Is a language that provides more abstractions to use it's own API, considered higher-level than a language that doesn't? [duplicate]
Consider two programming languages: Both run on a VM, have the same amount of abstraction levels between the programmer and the OS and CPU, etc. The only difference is inside the languages themselves ...
Alan Perlis once said: "A language that doesn't affect the way you think about programming, is not worth knowing". I am not proud of the fact that I started programming with scripting languages ...
Without being presumptuous, I would like you to consider the possibility of this. Most OS today are based on pretty low level languages (mainly C/C++) Even the new ones such as Android uses JNI & ...
I have an mbed microcontroller which has a small ARM Cortex M3 on it. Basically, my effective resources for the project are ~25 KB of RAM and ~400 KB of Flash. For I/O I'll have a PS/2 ...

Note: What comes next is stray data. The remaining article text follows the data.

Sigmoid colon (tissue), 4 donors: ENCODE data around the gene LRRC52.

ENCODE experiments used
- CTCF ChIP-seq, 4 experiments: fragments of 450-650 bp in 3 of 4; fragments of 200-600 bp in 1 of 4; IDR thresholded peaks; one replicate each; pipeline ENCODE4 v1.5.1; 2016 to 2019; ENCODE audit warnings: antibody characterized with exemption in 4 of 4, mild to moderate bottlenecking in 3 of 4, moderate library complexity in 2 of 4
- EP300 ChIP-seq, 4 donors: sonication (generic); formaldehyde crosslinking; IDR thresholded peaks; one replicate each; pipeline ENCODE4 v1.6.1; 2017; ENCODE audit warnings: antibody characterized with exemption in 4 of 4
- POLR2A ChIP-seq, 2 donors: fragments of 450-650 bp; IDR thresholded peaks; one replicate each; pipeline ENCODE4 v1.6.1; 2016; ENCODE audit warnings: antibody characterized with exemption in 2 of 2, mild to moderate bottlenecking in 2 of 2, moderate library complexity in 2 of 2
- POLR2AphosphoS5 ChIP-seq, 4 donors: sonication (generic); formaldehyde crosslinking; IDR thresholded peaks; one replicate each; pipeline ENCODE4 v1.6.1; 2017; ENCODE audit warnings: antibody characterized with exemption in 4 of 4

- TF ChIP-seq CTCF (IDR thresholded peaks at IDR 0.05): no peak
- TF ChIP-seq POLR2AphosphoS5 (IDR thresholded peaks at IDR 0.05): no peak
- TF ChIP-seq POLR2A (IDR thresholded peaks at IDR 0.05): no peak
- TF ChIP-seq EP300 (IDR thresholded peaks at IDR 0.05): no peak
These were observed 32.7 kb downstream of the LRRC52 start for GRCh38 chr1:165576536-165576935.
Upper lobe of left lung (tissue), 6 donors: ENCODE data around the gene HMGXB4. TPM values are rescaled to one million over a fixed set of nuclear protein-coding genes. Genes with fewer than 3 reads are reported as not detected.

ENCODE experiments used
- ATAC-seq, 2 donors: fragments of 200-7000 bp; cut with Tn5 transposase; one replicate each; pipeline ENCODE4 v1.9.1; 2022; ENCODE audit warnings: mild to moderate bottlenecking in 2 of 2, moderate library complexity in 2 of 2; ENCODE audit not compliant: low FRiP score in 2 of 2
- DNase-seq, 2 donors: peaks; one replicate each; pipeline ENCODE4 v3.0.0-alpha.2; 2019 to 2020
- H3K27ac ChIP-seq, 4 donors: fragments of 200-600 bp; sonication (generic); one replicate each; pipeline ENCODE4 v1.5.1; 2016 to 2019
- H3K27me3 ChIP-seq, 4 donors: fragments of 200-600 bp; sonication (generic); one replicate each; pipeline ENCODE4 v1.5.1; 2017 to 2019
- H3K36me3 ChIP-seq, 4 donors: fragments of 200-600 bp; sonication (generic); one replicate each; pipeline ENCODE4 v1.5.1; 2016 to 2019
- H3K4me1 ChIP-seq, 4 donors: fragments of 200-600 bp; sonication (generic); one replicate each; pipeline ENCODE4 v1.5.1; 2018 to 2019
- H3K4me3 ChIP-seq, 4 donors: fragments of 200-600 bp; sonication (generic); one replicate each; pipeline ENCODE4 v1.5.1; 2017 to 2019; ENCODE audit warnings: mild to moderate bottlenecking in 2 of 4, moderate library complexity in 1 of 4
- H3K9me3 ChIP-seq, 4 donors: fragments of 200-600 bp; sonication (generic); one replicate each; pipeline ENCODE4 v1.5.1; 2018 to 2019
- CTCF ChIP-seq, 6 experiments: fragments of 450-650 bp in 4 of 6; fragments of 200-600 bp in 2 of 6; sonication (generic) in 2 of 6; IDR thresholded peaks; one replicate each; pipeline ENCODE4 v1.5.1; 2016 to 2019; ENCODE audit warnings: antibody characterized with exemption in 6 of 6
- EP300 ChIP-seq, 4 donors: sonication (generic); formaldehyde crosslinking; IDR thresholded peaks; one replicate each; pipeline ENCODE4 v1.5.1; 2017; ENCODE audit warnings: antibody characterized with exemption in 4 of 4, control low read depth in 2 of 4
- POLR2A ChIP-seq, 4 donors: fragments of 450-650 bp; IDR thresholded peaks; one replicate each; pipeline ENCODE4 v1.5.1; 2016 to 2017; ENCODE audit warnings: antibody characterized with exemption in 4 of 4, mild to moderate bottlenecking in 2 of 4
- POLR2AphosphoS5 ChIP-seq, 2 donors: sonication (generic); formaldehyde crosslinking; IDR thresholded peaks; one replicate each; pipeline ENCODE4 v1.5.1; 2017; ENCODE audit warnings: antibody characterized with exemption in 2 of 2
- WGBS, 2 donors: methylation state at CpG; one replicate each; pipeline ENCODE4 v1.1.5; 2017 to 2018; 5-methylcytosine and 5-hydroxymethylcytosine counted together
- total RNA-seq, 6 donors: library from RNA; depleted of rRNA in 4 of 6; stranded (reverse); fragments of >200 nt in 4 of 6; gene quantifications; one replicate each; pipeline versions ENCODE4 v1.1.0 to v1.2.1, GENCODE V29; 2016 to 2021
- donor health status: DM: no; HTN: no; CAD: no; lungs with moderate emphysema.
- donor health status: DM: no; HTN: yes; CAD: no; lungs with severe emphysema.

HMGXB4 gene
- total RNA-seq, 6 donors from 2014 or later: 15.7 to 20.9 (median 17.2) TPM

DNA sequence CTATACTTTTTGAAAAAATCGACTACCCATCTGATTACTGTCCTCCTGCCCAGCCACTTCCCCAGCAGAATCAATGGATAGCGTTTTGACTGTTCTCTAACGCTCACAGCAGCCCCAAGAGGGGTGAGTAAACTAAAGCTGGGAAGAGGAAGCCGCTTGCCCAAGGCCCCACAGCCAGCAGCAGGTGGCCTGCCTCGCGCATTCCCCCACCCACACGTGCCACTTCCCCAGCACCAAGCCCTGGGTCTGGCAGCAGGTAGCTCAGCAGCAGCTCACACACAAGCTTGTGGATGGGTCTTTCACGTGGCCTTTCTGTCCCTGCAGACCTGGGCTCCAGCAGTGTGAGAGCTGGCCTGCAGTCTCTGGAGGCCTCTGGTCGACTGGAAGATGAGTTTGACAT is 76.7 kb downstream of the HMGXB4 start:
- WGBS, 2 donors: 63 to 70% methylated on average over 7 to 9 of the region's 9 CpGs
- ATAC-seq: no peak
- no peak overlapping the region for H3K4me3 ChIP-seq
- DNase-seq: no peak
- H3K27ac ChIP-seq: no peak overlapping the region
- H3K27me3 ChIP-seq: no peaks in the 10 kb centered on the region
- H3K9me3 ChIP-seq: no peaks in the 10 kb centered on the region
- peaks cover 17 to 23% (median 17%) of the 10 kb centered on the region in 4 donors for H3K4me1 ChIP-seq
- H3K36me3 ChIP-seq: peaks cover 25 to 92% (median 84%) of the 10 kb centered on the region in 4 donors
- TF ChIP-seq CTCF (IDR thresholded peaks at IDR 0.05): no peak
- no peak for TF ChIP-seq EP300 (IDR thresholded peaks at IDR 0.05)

Are there any languages that have both high- and low-level facilities? If not, is it feasible to create one? Why or why not? In theory, it would be very helpful to have a programming language that ...
Traditionally, C was called a high-level language, but these days it is often referred to as a low-level language (it is high-level compared to Assembly, but it is very low-level compared to, for ...
When I hear low-level programming, such as for drivers, embedded systems, operating systems, etc., I immediately think about C and perhaps C++. But mainly C. But what other languages are also used ...